Correlates of unsafe syringe acquisition and disposal among injection drug users in Baltimore, Maryland

Elizabeth T. Golub, Joseph C. Bareta, Shruti H. Mehta, Lisa D. McCall, David Vlahov, Steffanie A. Strathdee

Research output: Contribution to journalArticlepeer-review


Because multi-person syringe use is the most common vehicle for HIV and hepatitis C virus transmission among injection drug users (IDUs), safe sources of sterile syringes and safe methods of disposal are necessary to curb these epidemics. We examined syringe acquisition and disposal in a cohort of IDUs in Baltimore. Between January 1, 1998 and December 31, 2001, 1034 participants reported on syringe acquisition at 3492 visits, and 953 reported on disposal at 2569 visits. Participants were 69.9% male, 93.9% African-American, and median age was 44. Syringes were acquired exclusively from unsafe sources at 32.3% of visits, while exclusively unsafe disposal was reported at 59.3% of visits. Significant correlates of unsafe acquisition were: attending shooting galleries, anonymous sex, sharing needles, smoking crack, and emergency room visits. Significant correlates of unsafe disposal were: injecting speedball, no methadone treatment, acquiring safely, and frequent injection. Having a primary source of medical care was associated with safe acquisition, but unsafe disposal. IDUs continue to acquire safely but dispose unsafely, especially among those with a primary source of care; this suggests that messages about safe disposal are not being disseminated as widely as those about acquisition. These data suggest the need for a more active program involving pharmacists, an expanded syringe access program, and better efforts to enhance safe disposal.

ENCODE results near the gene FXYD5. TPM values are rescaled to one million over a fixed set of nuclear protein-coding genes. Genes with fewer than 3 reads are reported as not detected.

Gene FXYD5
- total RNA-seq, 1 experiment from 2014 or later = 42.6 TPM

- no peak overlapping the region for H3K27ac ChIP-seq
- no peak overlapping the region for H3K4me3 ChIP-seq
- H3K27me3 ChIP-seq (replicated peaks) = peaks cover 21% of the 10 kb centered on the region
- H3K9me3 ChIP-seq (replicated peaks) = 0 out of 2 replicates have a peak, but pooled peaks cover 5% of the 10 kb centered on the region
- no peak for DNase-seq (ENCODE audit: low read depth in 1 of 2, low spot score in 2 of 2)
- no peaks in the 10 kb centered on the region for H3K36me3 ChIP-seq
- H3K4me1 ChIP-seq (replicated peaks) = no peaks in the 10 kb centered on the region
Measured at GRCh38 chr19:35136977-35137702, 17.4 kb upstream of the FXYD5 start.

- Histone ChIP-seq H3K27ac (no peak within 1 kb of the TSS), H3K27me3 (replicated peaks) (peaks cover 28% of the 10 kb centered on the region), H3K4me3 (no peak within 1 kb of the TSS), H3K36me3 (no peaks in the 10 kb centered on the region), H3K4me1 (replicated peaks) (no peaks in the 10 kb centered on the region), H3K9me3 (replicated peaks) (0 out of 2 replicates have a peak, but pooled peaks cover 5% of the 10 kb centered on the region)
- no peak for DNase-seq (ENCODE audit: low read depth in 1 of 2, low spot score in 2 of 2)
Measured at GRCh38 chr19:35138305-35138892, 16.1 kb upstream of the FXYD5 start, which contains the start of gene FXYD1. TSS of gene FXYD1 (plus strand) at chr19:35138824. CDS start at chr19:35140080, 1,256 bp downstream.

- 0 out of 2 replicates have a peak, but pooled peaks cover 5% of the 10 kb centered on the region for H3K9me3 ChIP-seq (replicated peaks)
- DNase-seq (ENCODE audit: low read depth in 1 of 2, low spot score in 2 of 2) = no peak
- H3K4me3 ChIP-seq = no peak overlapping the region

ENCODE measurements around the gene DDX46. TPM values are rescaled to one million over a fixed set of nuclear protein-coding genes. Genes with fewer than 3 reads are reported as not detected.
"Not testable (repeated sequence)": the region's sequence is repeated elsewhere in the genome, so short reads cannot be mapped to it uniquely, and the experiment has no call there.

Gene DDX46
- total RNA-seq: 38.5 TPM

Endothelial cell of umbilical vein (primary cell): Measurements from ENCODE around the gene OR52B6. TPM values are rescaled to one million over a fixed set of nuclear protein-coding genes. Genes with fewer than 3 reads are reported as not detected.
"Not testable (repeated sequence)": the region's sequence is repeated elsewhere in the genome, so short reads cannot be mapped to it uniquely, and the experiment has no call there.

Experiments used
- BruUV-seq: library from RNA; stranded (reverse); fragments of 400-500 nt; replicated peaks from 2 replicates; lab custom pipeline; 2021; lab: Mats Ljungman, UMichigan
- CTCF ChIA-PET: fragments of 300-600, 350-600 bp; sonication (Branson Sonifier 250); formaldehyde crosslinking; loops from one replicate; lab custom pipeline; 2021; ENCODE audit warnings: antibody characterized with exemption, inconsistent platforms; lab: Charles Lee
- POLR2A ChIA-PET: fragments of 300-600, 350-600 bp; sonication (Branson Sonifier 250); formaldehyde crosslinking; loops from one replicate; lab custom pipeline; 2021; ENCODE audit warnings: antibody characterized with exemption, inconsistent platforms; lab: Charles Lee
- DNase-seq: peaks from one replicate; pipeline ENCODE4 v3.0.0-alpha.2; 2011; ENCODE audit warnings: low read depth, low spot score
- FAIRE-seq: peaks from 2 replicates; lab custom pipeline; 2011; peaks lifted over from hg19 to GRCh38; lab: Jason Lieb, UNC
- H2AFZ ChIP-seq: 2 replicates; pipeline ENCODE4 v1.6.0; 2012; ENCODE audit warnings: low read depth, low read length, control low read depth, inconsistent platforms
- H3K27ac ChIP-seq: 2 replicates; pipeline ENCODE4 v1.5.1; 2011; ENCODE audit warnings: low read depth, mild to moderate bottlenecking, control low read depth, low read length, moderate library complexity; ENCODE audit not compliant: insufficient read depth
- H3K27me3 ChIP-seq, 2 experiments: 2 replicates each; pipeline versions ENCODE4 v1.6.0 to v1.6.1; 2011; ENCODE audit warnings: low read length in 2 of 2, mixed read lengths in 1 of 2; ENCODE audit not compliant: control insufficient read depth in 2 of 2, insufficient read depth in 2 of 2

Original languageEnglish (US)
Pages (from-to)1751-1764
Number of pages14
JournalSubstance Use and Misuse
Issue number12
StatePublished - Nov 10 2005


  • Epidemiology
  • Injection drug use
  • NEP
  • Syringe acquisition
  • Syringe disposal

ASJC Scopus subject areas

  • Medicine (miscellaneous)
  • Health(social science)
  • Public Health, Environmental and Occupational Health
  • Psychiatry and Mental health


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